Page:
[OSPF] Extensible LSAs

"Fred Baker (fred)" <fred@cisco.com> Fri, 03 May 2013 17:10 UTC

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From: "Fred Baker (fred)" <fred@cisco.com>
To: "ospf@ietf.org" <ospf@ietf.org>
Thread-Topic: Extensible LSAs
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Date: Fri, 03 May 2013 15:58:15 +0000
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Subject: [OSPF] Extensible LSAs
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As I started at the past IETF meeting, there has been some additional work on extensible LSAs, egress routing, and building access control into routing (which in my mind is primarily useful in data centers). Interested in your remarks.

  "OSPFv3 LSA Extendibility", Acee Lindem, Sina Mirtorabi, Abhay Roy, Fred
  Baker, 1-May-13

diff: http://tinyurl.com/ct9wn6g
  "Using OSPFv3 with Role-Based Access Control", Fred Baker, 2-May-13

diff: http://tinyurl.com/ctcshzb
  "IPv6 Source/Destination Routing using OSPFv3", Fred Baker, 2-May-13

To diff from the previous drafts, if you want one, you want to do this following. This is what the tiny url gets you.


I'll save you one question, though. I get asked frequently why these didn't follow MT-OSPF or MI-OSPF, and commented on this in the meeting in Orlando. The reason is that neither is fundamentally a topology or instance question. MT-OSPF OSPF presumes that some non-null set of links in a topology are either absent from some of the topologies or that metrics differ, so that routes in one topology differ from those in another. This is about qualification of routes - a scalable access list or policy route, if you will. One could integrate it with MT-OSPF within a network, but the most immediate use cases aren't helped by it.

Consider egress routing in a multihomed network, the use case presented by homenet. We have a network with two or more upstreams, each of which allocates a PA prefix to the network. In homenet's case and probably for small networks, The technique described in draft-ietf-ospf-ospfv3-autoconfig-02.txt is used to allocate a /64 prefix from each PA prefix to each LAN in the domain. Links derive their metrics from bandwidth, and might in effect use hop count. So the different "topologies" are identical. What differs between them is that there are multiple default routes, and due to BCP 38 implementation upstream, we want to direct traffic using a given ISP's PA prefix to that ISP. So we want to attach a source prefix to each default (AS-external, most likely, or at least an intra-as-prefix) route. Internal routes, in that case, will likely accept "any" source including external sources, which is to say that they are advertised without a source prefix.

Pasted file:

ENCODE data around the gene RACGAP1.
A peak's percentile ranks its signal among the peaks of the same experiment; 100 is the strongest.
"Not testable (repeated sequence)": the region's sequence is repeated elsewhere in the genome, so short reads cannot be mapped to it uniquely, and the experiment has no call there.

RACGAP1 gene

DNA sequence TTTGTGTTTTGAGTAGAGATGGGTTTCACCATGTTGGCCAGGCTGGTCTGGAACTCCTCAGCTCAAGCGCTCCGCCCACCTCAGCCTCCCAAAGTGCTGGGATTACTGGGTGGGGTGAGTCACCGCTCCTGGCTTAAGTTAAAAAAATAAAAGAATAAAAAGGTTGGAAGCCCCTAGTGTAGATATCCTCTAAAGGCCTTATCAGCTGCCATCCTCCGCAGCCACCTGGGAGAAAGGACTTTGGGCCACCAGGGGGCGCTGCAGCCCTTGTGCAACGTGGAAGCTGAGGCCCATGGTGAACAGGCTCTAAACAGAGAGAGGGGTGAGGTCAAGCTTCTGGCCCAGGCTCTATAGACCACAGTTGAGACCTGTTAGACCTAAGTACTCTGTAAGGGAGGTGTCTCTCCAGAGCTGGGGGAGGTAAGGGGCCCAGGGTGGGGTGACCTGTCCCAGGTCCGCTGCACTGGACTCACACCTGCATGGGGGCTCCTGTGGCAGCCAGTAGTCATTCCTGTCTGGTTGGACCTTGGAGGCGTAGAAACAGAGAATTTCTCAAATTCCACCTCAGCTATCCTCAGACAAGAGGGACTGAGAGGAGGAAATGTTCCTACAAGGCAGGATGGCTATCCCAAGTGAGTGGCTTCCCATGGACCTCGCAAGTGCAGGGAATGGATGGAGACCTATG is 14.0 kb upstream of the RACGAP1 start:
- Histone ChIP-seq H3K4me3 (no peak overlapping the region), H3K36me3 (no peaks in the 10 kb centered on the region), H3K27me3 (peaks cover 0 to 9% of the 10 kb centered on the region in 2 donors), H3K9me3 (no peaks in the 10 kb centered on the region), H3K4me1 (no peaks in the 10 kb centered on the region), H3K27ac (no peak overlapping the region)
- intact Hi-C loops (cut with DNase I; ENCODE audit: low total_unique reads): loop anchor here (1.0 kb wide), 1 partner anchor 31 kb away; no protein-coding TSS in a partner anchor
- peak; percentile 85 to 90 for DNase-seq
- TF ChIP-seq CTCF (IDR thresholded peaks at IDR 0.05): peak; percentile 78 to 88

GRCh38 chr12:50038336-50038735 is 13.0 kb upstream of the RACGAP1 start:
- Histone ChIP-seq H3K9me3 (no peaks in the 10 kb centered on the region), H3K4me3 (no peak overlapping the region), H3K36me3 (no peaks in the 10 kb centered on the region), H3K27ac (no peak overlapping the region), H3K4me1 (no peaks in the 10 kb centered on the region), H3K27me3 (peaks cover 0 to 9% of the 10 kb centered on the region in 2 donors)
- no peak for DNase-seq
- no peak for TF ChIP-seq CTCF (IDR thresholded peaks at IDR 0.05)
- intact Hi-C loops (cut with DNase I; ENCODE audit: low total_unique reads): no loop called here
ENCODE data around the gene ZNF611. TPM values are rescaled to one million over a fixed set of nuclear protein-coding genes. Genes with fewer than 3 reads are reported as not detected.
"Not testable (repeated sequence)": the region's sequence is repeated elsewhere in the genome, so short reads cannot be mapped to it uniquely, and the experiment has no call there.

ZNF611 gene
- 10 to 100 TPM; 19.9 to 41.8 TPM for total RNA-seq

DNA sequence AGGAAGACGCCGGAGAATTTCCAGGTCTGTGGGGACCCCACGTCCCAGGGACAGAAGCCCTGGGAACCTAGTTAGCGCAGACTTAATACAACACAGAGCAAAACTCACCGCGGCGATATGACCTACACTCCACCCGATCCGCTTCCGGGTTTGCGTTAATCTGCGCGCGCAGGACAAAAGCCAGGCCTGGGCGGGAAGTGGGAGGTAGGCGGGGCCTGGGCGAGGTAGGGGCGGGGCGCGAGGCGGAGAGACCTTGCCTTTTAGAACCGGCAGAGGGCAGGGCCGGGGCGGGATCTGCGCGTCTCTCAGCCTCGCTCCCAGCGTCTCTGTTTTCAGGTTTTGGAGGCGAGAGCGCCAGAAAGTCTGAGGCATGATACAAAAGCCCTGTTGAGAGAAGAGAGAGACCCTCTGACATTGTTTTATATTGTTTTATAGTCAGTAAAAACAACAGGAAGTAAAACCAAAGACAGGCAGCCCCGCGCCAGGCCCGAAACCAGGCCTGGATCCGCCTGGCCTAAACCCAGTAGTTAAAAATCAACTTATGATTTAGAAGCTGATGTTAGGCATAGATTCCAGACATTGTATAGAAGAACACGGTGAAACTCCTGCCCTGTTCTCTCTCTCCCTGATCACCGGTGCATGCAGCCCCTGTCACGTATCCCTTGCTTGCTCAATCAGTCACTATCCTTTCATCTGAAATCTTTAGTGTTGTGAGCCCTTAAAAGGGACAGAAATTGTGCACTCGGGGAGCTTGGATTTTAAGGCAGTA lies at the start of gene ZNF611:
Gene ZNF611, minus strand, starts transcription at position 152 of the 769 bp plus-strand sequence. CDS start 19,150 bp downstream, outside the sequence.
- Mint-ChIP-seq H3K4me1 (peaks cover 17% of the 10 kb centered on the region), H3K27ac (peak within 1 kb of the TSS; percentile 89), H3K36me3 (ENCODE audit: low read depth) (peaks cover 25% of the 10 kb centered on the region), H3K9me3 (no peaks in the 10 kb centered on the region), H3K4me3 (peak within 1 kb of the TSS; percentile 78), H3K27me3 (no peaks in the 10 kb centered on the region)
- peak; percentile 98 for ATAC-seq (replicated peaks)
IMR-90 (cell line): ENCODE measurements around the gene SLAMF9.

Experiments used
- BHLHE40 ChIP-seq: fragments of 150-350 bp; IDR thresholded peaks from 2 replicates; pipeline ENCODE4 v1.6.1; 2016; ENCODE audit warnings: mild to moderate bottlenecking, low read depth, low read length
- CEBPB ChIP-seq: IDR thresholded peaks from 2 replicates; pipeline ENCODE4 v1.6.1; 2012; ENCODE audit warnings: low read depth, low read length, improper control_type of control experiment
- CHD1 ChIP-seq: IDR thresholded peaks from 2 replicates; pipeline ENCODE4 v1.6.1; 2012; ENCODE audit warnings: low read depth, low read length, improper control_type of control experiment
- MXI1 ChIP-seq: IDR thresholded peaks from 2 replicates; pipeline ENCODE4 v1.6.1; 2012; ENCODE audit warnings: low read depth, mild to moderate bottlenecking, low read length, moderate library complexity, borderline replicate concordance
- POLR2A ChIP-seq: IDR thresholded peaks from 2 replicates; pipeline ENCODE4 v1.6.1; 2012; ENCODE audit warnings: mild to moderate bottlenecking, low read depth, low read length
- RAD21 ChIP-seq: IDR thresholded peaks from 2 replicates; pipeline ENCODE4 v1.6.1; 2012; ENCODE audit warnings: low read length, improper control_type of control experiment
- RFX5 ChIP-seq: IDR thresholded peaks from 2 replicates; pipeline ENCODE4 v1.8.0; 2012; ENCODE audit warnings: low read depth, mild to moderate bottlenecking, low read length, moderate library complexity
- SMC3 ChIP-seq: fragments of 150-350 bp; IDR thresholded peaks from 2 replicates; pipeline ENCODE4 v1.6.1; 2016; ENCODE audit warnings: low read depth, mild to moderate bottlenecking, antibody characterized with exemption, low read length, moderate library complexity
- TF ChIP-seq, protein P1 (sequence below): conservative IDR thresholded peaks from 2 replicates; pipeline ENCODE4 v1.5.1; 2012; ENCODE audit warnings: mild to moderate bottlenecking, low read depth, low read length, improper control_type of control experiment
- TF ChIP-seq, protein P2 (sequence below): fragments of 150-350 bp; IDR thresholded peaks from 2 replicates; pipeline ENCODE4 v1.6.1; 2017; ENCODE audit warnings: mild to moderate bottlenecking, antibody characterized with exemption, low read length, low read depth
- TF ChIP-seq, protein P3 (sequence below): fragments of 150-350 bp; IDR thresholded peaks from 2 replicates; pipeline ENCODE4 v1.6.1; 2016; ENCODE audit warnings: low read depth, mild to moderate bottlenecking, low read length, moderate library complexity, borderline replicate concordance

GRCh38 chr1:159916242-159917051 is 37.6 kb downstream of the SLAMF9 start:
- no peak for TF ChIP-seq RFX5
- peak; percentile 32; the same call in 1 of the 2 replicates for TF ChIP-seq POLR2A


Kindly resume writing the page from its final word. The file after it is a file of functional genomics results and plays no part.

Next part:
The concept of source/destination routing is extensible to intra-area or inter-area routing as well as egress routing. The use cases are most likely something about security - there is some domain within the network that only certain other parts of the network are permitted to reach. That is, of course, more hypothetical at this point.

As to the use of the flow label, in a multi-tenant data center, that is a *lot* of topologies. I think it has scaling issues. As to Multi-Instance, suppose I put a set of VMs on a LAN that are part of one tenant and another set of VMs in a different tenant. Yes, I probably put them into different subnets. But how do instances actually help me there? They don't, really.

What the SDN folks are doing right now is segregating the network using overlays - GRE tunnels, VLANs, or some such thing. That mostly has the effect of making it difficult for the network to do anything, or to optimize the application in any way from a network perspective. I'd like to keep the application stuff at the application layer and enable the network to support the application. So to my way of thinking, the applications should think in terms of communicating with each other as instances - names, addresses given by some controller, or whatever - and are given those by the controller that created them using whatever protocol it uses. Part of what they are given, one of half a dozen parameters they are already given, is a tenant number for access control to put into the flow label. The controller can similarly configure the OSPF instance on their favorite router to advertise the subnet(s) in question with those tenant numbers. Voila, they have communication that is supported in the network architecture, and with this they are given the communication isolation they're looking for.